Philippine massacre witness implicates suspects

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MANILA, Philippines (AP) — The first witness to testify against a powerful clan member accused of leading a pre-election massacre of 57 people in the southern Philippines said Wednesday he saw the defendant and his family firing guns as victims knelt and begged for their lives.

The testimony came on the second day of the murder trial of Andal Ampatuan Jr., the top suspect in the Nov. 23 killings of journalists, relatives and supporters of a rival who was challenging Ampatuan for the governorship of Maguindanao province in May elections.

Ampatuan, the only one indicted so far in the deaths, has pleaded innocent to murder charges. His father, clan patriarch Andal Ampatuan Sr., and several other close relatives have been implicated but not formally charged in the killings. They also face separate charges of rebellion.

Rasul Sangki, vice mayor of Ampatuan township, told the court he witnessed the killings after Ampatuan summoned him to a road checkpoint where police officers stopped the caravan in which the victims were traveling.

“I went with him because I was scared,” Sangki said. “If I did not follow him, he might get mad at our family. He is feared in our province.”

He said the victims were ordered at gunpoint to lay face-down and then were divested of money, cell phones and TV cameras.

They were then herded back into their cars and led to a hilltop clearing several miles (kilometers) away, Sangki said.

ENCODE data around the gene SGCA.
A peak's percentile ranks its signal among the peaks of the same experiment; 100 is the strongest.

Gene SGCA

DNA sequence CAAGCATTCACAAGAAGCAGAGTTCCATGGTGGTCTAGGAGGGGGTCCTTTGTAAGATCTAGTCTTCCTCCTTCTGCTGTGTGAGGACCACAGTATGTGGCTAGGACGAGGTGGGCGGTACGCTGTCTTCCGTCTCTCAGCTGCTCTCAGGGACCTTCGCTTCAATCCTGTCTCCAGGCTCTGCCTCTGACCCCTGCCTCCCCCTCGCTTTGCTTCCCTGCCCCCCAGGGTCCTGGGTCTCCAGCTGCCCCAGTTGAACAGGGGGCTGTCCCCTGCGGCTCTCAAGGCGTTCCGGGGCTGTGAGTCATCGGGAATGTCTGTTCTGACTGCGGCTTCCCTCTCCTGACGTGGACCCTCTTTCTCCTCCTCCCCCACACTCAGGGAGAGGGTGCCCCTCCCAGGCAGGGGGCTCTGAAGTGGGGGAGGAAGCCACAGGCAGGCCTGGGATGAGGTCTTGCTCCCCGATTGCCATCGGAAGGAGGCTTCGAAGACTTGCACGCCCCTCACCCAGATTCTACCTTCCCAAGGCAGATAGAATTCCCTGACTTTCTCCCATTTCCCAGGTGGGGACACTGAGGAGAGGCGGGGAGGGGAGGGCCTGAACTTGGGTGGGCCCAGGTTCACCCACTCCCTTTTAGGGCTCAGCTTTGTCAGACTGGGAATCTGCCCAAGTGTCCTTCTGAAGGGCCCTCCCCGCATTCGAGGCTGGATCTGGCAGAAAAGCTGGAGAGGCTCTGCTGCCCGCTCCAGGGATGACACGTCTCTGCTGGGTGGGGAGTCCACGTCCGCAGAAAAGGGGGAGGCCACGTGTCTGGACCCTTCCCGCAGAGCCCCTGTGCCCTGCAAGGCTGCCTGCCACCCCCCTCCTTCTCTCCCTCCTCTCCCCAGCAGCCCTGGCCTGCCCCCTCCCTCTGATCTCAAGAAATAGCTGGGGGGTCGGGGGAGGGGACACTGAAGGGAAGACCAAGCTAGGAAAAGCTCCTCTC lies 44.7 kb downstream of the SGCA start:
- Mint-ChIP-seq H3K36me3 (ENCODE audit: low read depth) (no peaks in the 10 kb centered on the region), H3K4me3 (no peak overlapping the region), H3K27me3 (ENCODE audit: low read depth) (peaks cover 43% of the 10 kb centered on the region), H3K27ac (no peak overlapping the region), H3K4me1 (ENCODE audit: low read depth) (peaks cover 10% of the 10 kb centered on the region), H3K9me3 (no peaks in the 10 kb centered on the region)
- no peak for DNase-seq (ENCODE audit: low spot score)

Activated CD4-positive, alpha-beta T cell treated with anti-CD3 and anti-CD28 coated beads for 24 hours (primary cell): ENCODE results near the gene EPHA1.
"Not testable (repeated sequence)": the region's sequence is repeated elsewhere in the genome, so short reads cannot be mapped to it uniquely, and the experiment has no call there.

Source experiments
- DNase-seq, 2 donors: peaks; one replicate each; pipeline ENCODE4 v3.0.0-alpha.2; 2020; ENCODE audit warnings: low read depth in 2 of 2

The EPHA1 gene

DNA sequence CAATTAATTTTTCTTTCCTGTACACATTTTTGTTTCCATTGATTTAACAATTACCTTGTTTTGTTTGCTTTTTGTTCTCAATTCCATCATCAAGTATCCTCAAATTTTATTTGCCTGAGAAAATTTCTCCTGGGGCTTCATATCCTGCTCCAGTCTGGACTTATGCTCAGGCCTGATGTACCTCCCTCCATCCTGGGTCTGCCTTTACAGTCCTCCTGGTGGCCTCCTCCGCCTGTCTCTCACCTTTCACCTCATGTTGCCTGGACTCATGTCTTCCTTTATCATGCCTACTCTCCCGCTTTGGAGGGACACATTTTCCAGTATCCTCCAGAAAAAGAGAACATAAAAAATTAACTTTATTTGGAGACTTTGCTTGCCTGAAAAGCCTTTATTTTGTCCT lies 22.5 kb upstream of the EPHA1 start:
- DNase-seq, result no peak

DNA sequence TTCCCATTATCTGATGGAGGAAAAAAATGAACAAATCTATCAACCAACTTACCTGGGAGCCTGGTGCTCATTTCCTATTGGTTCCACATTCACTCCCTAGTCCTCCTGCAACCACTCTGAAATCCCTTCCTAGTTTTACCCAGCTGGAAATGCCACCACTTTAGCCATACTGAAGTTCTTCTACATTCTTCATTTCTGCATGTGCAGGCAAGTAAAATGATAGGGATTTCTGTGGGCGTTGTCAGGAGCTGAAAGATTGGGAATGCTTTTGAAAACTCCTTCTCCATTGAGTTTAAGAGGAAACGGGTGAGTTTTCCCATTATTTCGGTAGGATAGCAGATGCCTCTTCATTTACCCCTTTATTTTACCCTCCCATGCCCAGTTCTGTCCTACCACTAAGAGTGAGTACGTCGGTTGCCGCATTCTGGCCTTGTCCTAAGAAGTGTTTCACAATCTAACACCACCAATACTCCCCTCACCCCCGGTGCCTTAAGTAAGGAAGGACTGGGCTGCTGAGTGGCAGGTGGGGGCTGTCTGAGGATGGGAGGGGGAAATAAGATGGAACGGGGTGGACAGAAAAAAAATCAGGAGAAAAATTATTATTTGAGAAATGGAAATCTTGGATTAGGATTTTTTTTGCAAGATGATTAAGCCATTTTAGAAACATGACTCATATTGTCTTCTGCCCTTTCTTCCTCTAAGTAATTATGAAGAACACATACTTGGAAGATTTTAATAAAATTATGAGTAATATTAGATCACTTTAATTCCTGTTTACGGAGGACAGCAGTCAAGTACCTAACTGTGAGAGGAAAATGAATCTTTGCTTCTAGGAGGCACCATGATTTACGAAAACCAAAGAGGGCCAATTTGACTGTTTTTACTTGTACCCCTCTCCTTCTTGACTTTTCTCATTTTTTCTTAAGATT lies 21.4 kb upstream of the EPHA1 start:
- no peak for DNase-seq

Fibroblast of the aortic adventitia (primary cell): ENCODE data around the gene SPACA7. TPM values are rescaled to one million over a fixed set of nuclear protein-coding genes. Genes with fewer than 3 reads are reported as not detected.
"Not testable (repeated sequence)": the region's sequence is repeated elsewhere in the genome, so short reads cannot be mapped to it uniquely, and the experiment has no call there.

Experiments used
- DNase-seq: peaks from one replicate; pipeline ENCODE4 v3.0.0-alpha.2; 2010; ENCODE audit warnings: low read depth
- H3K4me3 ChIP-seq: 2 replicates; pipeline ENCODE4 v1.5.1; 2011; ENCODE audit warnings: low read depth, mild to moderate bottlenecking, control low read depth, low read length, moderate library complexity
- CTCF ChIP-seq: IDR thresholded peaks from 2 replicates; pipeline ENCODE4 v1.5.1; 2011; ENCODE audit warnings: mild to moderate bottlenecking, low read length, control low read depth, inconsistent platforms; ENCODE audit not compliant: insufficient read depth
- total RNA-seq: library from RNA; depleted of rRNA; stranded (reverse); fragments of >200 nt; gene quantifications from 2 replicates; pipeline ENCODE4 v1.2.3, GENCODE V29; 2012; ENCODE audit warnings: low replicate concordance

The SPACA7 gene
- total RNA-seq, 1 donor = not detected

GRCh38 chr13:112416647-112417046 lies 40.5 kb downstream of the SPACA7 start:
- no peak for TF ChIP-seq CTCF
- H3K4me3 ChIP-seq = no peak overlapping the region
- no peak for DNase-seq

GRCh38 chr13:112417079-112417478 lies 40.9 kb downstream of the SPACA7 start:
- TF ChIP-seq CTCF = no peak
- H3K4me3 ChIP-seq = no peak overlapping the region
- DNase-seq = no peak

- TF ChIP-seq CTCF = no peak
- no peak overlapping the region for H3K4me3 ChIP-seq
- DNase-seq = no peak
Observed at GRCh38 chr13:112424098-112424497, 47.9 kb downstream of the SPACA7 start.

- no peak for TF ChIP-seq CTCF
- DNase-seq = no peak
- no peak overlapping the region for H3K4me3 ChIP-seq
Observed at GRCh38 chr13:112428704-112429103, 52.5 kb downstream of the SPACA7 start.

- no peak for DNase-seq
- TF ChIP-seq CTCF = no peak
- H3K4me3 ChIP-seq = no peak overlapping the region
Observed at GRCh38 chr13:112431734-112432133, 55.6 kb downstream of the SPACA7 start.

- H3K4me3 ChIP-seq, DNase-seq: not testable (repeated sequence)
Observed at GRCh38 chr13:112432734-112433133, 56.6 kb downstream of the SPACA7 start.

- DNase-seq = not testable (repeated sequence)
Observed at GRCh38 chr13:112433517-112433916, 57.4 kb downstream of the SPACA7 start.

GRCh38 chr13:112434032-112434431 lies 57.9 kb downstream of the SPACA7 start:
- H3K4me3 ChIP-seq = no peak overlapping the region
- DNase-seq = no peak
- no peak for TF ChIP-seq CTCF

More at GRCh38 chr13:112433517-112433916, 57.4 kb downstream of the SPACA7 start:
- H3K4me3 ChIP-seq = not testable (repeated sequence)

Sangki testified that he heard Ampatuan speak to someone on a radio, saying “Father, they are here.” The voice on the other end replied, “You know what to do,” Sangki told the court.

As gunshots rang out, the victims pleaded for their lives and women screamed. One of the journalists pleaded with Ampatuan to spare his life, Sangki said. Armed with a shotgun, Ampatuan shot him as well as the sister and wife of his election rival, Esmael Mangudadatu.

“They finished them to make sure they were dead,” Sangki testified.

Following the slaughter, Sangki said that Ampatuan told him to return to the checkpoint “and tell the people they saw and heard nothing.”

Among those killed were at least 30 journalists and their staff in what is considered the world’s deadliest single attack on media workers. The carnage has sparked international outrage, prompting President Gloria Macapagal Arroyo to briefly impose martial law in Maguindanao to crack down on the powerful clan — once a key political ally — and its private army.

Arroyo’s political backing of the clan, which helped her win crucial votes during the 2004 elections, had allowed the Ampatuans to maintain a long-standing iron grip on Maguindanao, a predominantly Muslim province about 560 miles (900 kilometers) south of Manila, the International Crisis Group, a prominent think tank, said last month.

Arroyo’s aides have acknowledged her close alliance with the Ampatuans but said that did not authorize them to commit crimes. The Ampatuans were expelled from Arroyo’s ruling party after the killings.